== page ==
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Contemporary conflicts and geopolitics interests

Presentation given to a class of UMN alumni, as one lecture in a prospective class on contemporary global issues.
Please note that images and text used in this powerpoint were taken from the internet but have not been cited in this version.

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Contemporary conflicts and geopolitics interests

  1. 1. Contemporaryconflictsand geopoliticalinterests
  2. 2. What is Geopolitics? Definition: politics, especially international relations, as influenced by geographical factors. Description: Your geographical location in the world is responsible for political, economic and military relations with your neighbors, regional powers and the international system. POWER GEOGRAPHY+
  3. 3. GEOPOLITICS IS: • Immensely complex – the more you research, the more complex it becomes. • Depends on politico-economic interests EVERYBODY ACTS FORTHEIR OWN INTEREST! • There is national and cultural memory – grievances are not forgotten
  4. 4. Recent Example UKRAINE! Nov. 2013: Ukraine's president,ViktorYanukovych, faced two choices: 1. Sign long-term, initially painful deal with EU to increase integration and trade, OR 2. Take $15bn loan from Russia and move toward a "Eurasian Union", with Belarus, Kazakhstan and Russia. • Widespread protests, in Dec.2013. By Feb.2014 President fled to Russia. • Russia sent soldiers in February 2014. Why did they do it? Russian business newspaper Kommersant estimates the costs of integrating Crimea into Russia is $30 billion over the next decade, i.e. $3 billion per year. BUT Russia gets to control the area surrounding the Black Sea (nearly 3 times that of Crimea) - access to oil and gas reserves, BILLIONS of dollars!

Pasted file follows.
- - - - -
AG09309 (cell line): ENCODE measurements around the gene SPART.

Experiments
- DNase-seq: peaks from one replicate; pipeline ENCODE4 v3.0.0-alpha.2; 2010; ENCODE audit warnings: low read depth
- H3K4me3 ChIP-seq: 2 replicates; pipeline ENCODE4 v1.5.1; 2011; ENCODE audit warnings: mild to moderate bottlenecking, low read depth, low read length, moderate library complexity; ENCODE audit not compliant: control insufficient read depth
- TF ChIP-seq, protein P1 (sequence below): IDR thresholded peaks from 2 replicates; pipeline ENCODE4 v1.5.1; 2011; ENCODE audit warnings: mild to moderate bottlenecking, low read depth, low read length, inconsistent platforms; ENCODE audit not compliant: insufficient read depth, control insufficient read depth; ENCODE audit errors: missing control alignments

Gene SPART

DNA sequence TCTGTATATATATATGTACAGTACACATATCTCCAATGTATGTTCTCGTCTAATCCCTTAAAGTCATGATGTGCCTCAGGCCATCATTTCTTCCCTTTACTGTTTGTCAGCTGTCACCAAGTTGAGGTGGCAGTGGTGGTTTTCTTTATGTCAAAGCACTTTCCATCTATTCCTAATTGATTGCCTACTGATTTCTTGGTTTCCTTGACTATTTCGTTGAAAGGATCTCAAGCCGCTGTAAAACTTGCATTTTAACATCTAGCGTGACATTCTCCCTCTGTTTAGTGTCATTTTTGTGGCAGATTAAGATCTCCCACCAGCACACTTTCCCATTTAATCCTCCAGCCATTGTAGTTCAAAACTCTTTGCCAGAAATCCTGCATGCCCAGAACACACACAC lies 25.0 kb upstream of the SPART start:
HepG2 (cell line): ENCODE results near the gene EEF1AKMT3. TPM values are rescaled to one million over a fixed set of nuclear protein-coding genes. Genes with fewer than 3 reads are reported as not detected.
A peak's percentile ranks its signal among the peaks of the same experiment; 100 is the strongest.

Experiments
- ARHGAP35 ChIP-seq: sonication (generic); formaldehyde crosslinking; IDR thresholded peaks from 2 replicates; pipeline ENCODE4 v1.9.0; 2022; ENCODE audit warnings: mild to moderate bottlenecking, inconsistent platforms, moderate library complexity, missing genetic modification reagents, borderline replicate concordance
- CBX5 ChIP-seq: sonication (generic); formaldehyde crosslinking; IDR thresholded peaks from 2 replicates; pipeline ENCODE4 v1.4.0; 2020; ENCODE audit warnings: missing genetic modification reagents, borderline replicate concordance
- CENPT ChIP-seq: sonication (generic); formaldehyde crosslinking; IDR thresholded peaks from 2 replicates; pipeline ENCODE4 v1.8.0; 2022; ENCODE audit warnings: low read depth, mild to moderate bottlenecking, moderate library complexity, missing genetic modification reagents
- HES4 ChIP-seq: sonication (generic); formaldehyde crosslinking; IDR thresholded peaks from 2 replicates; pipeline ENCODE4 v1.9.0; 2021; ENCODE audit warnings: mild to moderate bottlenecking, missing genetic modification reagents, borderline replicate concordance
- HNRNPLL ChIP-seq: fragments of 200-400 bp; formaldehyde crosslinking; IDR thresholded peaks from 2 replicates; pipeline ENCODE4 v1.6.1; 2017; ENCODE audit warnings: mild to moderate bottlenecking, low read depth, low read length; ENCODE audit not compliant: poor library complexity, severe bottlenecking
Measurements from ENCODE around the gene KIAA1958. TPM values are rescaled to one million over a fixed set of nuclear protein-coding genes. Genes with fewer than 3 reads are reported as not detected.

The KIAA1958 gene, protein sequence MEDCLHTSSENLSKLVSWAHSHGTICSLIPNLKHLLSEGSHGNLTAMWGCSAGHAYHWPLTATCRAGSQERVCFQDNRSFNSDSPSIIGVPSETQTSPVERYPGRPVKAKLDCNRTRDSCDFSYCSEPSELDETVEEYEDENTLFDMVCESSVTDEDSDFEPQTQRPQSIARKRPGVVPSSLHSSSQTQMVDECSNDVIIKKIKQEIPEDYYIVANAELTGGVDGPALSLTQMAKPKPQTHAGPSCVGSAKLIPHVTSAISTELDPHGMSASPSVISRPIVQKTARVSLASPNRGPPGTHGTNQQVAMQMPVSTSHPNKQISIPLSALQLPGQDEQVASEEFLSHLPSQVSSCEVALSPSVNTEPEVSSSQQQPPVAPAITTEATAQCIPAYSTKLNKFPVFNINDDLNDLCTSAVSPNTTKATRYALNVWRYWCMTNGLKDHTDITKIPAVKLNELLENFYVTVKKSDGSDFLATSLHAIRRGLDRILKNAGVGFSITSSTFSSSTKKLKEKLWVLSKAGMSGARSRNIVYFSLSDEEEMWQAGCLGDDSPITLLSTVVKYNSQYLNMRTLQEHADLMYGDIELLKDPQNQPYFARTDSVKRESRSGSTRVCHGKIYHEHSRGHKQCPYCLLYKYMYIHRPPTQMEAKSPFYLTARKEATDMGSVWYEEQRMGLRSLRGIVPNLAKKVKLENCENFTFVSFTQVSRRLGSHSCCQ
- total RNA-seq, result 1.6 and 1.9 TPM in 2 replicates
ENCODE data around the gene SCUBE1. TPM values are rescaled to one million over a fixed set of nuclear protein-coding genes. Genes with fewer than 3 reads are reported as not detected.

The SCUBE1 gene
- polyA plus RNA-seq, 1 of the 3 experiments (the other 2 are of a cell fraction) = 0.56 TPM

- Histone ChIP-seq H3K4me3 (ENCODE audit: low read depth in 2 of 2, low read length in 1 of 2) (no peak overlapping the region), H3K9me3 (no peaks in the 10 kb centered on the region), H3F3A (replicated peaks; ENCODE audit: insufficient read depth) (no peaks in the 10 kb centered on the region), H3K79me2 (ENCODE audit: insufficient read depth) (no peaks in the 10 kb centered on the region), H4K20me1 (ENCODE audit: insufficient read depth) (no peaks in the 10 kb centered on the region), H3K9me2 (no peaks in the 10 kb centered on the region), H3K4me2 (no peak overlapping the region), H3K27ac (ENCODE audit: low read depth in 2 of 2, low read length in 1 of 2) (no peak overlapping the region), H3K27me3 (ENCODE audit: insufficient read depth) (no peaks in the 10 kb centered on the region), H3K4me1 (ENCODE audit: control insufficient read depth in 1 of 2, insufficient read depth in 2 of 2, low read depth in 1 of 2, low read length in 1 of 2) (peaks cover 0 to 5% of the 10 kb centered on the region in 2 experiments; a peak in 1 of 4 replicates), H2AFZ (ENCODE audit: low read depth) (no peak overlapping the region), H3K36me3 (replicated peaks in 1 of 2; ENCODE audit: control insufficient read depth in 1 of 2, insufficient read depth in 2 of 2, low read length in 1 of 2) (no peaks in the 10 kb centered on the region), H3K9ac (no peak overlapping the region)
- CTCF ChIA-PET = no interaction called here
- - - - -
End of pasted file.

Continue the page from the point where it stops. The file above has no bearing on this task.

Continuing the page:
5. 5. Recent Example UKRAINE! The North Atlantic Treaty Organization (NATO) – remnant of the Cold War
  6. 6. Afghanistan SOVIET UNION Rise of Islamic radical groups Saudi Billionaire – formation of Al Qaeda Massive refugees Massive refugees
  7. 7. From 1980 - 1988: Iraq vs. Iran War (ColdWar) 1990 - 1991: First Iraq War 1991 - 2003: Sanctions and grievances 2003 (March - May ): Second Iraq War 2003 - 2008: Internal strife and state collapse 2008 - 2014: Insurgency and sectarian war • April ’09: 1,200 killed • Oct ’13: 900 killed 2014 - Present: power vacuum; rise of Daesh (ISIS) Minority Sunni in power; Majority Shia Majority Shia U.S. led invasion to oust Saddam
  8. 8. From 1960 - 1980: Contentions with Lebanon and Israel 1980s: Supported Iran against Iraq 1991: Supported U.S. action against Iraq 2003: President Bush brandish Syria as one of the “axis of evil” 2007: Good relations with U.S, Europe & Iraq March 2011: Protests is Daraa, violent suppression July 2011: Unrest in Homs, violent suppression 2012 - 2013: Escalation of violence nationally, tensions withTurkey, Israel and global condemnation Dec. 2013: State collapse; power vacuum; rise of Daesh
  9. 9. Prager University
  10. 10. Conclusion -FoodforThought World-systems theory • 21st is the Global Century, not the American or Chinese. • Complexity of the global system requires leadership of all major and regional powers to keep world peace. • U.S. (+ EU) challenged to apply military & economic power to international affairs BUT recognize their limitations and responsibilities inherent in the exercise of power.
  11. 11. Each of the 45 black dots is a U.S. military base Conclusion -FoodforThought
  12. 12. THANK YOU
  13. 13. • What is it? • Islamic perspective about radical groups • How pervasive is it? • Causal Factors • Religious understanding of radicalization • The Solution especially-youth-and-causes-of-terrorim/